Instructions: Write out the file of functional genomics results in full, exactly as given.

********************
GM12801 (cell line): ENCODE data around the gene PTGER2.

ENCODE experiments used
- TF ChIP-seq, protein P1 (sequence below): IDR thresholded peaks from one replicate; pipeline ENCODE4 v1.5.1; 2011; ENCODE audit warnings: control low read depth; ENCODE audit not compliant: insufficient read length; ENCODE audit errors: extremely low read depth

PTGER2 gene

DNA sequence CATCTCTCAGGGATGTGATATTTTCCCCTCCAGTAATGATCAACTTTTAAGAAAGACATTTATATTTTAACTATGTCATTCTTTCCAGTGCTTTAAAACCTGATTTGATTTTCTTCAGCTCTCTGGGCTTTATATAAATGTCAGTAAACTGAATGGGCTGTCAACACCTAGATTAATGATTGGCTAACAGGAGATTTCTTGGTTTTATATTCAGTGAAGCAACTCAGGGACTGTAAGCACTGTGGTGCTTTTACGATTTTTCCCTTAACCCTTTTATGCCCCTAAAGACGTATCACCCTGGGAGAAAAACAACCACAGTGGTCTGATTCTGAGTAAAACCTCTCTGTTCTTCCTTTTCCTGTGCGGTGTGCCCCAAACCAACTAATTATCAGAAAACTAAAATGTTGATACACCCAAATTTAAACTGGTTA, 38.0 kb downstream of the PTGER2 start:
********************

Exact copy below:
GM12801 (cell line): ENCODE data around the gene PTGER2.

ENCODE experiments used
- TF ChIP-seq, protein P1 (sequence below): IDR thresholded peaks from one replicate; pipeline ENCODE4 v1.5.1; 2011; ENCODE audit warnings: control low read depth; ENCODE audit not compliant: insufficient read length; ENCODE audit errors: extremely low read depth

PTGER2 gene

DNA sequence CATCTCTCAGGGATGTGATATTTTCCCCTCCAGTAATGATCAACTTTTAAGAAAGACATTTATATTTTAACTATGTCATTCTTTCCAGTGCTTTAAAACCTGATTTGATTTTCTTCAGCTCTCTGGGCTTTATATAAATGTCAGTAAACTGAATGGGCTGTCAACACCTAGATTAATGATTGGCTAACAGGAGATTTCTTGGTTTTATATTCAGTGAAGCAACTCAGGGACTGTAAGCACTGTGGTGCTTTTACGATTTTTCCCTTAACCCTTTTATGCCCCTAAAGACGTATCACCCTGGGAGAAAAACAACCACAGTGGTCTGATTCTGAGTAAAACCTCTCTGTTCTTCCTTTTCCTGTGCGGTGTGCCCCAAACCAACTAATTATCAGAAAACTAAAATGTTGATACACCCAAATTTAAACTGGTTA, 38.0 kb downstream of the PTGER2 start: